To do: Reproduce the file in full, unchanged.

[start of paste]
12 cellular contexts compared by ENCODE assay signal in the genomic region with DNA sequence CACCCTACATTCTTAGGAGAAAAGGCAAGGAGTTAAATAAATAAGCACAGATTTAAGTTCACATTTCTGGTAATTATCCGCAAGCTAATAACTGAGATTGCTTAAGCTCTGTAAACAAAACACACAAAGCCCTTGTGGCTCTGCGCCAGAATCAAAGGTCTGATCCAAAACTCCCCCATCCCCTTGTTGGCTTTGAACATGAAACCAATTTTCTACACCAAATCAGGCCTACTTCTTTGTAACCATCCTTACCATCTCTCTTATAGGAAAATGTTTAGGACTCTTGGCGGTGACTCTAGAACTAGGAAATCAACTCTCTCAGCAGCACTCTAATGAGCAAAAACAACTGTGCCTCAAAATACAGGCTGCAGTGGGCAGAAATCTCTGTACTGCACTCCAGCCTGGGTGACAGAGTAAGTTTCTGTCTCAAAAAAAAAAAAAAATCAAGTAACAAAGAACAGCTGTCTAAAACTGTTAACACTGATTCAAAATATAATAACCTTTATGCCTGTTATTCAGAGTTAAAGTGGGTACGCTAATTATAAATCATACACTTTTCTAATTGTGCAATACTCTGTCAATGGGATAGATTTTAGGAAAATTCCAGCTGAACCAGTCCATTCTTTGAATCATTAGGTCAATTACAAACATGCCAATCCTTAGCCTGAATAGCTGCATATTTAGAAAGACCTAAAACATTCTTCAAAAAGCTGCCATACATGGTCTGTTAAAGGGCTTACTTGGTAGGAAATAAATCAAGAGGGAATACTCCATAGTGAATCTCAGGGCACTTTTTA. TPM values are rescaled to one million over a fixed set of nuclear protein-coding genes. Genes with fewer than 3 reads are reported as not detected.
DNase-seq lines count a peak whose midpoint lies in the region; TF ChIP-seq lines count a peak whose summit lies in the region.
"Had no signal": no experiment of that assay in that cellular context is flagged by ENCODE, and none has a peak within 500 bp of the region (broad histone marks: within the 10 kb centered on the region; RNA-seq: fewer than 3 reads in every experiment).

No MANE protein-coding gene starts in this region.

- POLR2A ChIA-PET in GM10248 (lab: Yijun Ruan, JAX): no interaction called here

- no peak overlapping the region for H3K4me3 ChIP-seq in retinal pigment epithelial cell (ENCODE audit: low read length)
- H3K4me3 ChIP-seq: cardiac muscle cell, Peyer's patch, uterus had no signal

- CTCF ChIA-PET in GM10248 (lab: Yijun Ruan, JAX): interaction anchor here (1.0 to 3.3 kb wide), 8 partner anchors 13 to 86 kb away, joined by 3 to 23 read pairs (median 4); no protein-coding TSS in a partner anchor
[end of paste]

12 cellular contexts compared by ENCODE assay signal in the genomic region with DNA sequence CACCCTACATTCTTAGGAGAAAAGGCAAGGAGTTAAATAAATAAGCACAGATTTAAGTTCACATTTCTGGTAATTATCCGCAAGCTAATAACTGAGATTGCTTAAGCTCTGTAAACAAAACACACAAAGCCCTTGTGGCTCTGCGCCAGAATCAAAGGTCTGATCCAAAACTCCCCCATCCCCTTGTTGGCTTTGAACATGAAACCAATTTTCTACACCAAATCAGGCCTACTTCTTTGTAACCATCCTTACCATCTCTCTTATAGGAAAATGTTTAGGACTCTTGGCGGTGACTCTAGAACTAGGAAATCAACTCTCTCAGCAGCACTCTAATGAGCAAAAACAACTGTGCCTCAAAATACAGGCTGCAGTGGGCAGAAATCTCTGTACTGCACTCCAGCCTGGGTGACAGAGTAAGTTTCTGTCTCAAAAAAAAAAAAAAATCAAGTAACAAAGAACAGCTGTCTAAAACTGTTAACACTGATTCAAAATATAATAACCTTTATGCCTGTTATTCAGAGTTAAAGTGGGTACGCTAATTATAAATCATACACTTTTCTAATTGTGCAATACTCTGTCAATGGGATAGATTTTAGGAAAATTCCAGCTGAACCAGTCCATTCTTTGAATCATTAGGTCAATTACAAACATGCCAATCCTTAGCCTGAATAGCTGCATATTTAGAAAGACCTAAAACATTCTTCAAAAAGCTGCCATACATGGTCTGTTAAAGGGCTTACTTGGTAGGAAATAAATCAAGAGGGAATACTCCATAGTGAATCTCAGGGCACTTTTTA. TPM values are rescaled to one million over a fixed set of nuclear protein-coding genes. Genes with fewer than 3 reads are reported as not detected.
DNase-seq lines count a peak whose midpoint lies in the region; TF ChIP-seq lines count a peak whose summit lies in the region.
"Had no signal": no experiment of that assay in that cellular context is flagged by ENCODE, and none has a peak within 500 bp of the region (broad histone marks: within the 10 kb centered on the region; RNA-seq: fewer than 3 reads in every experiment).

No MANE protein-coding gene starts in this region.

- POLR2A ChIA-PET in GM10248 (lab: Yijun Ruan, JAX): no interaction called here

- no peak overlapping the region for H3K4me3 ChIP-seq in retinal pigment epithelial cell (ENCODE audit: low read length)
- H3K4me3 ChIP-seq: cardiac muscle cell, Peyer's patch, uterus had no signal

- CTCF ChIA-PET in GM10248 (lab: Yijun Ruan, JAX): interaction anchor here (1.0 to 3.3 kb wide), 8 partner anchors 13 to 86 kb away, joined by 3 to 23 read pairs (median 4); no protein-coding TSS in a partner anchor